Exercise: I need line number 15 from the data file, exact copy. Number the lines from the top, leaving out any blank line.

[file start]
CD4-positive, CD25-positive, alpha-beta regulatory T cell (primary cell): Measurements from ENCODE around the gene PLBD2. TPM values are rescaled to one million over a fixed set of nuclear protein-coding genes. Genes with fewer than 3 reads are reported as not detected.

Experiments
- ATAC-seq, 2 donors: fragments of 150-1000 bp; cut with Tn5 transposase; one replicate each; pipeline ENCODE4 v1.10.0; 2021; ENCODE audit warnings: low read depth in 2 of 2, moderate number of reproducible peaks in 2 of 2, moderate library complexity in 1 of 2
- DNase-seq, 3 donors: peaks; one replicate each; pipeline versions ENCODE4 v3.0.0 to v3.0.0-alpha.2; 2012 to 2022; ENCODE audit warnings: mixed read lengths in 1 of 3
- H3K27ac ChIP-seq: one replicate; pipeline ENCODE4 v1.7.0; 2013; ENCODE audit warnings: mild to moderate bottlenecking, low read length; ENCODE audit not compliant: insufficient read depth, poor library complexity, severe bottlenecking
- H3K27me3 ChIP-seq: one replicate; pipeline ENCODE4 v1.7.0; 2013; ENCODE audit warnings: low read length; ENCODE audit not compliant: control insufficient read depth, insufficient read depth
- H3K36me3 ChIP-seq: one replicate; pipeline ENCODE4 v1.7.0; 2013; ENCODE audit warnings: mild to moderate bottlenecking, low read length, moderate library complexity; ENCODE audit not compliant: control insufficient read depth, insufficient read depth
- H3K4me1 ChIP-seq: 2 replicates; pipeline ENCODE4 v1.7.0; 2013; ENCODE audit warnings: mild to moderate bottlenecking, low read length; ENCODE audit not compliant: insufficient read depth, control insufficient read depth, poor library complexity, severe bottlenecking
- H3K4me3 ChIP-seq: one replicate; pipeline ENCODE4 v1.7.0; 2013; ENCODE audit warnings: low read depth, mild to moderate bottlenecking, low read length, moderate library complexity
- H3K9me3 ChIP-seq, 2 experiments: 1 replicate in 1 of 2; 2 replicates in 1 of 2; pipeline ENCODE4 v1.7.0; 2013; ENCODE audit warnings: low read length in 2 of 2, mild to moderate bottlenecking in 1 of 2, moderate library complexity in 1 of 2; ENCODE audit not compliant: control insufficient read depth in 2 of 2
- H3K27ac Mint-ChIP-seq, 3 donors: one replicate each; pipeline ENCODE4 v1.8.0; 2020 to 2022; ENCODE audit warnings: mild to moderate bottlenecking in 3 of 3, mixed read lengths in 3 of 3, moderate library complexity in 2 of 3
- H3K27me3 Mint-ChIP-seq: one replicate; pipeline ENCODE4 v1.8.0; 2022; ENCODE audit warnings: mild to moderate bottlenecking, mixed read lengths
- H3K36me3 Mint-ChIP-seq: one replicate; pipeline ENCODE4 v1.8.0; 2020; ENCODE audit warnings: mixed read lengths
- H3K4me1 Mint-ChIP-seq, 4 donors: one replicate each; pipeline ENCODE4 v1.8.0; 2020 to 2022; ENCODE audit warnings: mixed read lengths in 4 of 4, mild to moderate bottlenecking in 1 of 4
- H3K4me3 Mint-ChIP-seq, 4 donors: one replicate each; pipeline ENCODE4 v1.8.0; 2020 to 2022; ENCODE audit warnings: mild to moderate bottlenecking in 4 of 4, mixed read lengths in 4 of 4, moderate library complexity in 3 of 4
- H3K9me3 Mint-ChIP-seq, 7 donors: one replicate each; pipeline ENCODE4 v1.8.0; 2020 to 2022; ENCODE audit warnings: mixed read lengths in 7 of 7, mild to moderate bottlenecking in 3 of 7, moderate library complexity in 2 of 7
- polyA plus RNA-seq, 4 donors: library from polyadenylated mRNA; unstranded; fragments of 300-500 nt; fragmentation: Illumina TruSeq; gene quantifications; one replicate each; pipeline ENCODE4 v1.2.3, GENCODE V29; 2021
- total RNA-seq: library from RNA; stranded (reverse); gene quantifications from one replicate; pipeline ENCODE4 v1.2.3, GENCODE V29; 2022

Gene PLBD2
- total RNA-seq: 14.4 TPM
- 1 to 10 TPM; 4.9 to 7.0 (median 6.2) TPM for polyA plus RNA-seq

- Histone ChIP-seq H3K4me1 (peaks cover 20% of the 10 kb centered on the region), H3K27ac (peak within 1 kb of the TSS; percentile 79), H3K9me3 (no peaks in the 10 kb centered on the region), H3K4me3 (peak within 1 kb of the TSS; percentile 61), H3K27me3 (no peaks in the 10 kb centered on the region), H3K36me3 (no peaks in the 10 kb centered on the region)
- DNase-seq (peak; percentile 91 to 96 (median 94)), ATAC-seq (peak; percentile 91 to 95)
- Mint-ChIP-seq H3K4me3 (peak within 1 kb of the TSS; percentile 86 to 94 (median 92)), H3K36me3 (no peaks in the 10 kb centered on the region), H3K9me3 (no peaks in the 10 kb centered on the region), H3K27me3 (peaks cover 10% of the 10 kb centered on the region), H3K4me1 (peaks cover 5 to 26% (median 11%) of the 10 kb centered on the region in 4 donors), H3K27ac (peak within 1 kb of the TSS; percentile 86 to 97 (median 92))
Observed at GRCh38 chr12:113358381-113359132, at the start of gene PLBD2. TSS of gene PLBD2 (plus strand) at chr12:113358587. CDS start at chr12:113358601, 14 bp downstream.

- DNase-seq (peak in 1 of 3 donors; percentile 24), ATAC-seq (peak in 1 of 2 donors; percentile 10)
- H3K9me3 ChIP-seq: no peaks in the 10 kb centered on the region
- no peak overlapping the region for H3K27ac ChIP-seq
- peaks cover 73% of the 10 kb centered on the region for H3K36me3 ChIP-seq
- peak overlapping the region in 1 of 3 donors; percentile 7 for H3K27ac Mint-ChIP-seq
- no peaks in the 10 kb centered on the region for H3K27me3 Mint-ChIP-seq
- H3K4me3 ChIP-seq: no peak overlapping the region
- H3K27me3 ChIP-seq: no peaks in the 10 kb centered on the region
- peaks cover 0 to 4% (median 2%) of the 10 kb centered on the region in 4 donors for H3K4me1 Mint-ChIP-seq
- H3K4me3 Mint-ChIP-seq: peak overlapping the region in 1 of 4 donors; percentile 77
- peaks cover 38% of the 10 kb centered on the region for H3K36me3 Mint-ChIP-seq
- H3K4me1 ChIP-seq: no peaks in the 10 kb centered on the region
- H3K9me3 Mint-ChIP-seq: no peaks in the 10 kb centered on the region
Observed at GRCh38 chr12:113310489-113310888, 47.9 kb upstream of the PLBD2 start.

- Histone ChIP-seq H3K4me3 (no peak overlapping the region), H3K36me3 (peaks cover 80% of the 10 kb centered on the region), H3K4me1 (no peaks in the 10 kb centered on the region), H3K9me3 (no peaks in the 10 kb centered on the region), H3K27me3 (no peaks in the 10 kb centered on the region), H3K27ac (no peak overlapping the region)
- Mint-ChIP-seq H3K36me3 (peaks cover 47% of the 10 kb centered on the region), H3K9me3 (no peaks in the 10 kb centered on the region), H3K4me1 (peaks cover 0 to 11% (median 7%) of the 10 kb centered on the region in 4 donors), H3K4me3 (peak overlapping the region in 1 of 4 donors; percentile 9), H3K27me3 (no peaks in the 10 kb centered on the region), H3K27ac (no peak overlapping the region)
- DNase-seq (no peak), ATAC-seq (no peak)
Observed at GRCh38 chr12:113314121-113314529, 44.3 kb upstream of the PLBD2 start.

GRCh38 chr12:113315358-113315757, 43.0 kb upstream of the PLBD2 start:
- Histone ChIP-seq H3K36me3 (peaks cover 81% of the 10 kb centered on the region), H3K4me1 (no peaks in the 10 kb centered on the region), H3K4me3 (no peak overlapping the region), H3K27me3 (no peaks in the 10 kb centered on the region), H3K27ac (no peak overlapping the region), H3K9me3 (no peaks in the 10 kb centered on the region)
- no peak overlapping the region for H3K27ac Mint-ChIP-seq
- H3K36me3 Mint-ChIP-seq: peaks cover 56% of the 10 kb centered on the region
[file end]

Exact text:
- H3K4me3 Mint-ChIP-seq, 4 donors: one replicate each; pipeline ENCODE4 v1.8.0; 2020 to 2022; ENCODE audit warnings: mild to moderate bottlenecking in 4 of 4, mixed read lengths in 4 of 4, moderate library complexity in 3 of 4